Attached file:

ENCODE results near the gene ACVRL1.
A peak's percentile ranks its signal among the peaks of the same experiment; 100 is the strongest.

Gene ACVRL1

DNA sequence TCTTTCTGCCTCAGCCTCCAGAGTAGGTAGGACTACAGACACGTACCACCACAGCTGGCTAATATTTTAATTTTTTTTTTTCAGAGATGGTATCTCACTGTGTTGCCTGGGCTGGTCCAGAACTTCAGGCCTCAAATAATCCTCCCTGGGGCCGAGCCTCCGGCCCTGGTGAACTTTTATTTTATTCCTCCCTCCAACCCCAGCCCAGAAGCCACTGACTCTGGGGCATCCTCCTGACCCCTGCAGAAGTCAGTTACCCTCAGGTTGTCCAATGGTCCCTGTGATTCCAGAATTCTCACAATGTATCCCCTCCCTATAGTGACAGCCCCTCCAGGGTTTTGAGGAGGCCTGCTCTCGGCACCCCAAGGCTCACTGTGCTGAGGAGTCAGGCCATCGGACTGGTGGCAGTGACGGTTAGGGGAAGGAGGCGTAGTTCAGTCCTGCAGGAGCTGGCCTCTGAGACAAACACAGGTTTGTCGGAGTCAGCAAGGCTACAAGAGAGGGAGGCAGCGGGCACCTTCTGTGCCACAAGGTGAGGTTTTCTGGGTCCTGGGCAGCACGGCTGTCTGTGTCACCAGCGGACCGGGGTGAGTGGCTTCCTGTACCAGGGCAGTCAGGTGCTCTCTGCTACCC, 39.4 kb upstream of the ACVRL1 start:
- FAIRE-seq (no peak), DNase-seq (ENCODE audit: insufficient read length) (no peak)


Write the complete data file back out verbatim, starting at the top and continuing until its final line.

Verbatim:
ENCODE results near the gene ACVRL1.
A peak's percentile ranks its signal among the peaks of the same experiment; 100 is the strongest.

Gene ACVRL1

DNA sequence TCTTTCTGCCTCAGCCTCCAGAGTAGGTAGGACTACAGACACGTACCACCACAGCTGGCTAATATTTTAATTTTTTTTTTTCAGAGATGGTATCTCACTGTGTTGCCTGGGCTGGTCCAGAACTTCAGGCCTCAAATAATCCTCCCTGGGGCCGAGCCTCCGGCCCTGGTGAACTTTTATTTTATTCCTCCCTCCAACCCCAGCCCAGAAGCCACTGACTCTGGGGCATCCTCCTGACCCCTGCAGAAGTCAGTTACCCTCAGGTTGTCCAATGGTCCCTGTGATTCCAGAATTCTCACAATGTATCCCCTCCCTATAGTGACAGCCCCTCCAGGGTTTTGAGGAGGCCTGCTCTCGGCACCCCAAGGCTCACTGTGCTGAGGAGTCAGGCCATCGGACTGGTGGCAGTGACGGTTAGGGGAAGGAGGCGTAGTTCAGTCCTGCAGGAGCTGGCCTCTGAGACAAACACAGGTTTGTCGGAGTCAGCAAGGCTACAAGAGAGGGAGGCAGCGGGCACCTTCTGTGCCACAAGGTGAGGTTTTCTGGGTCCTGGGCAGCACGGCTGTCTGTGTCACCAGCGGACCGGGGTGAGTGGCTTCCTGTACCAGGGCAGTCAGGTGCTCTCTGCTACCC, 39.4 kb upstream of the ACVRL1 start:
- FAIRE-seq (no peak), DNase-seq (ENCODE audit: insufficient read length) (no peak)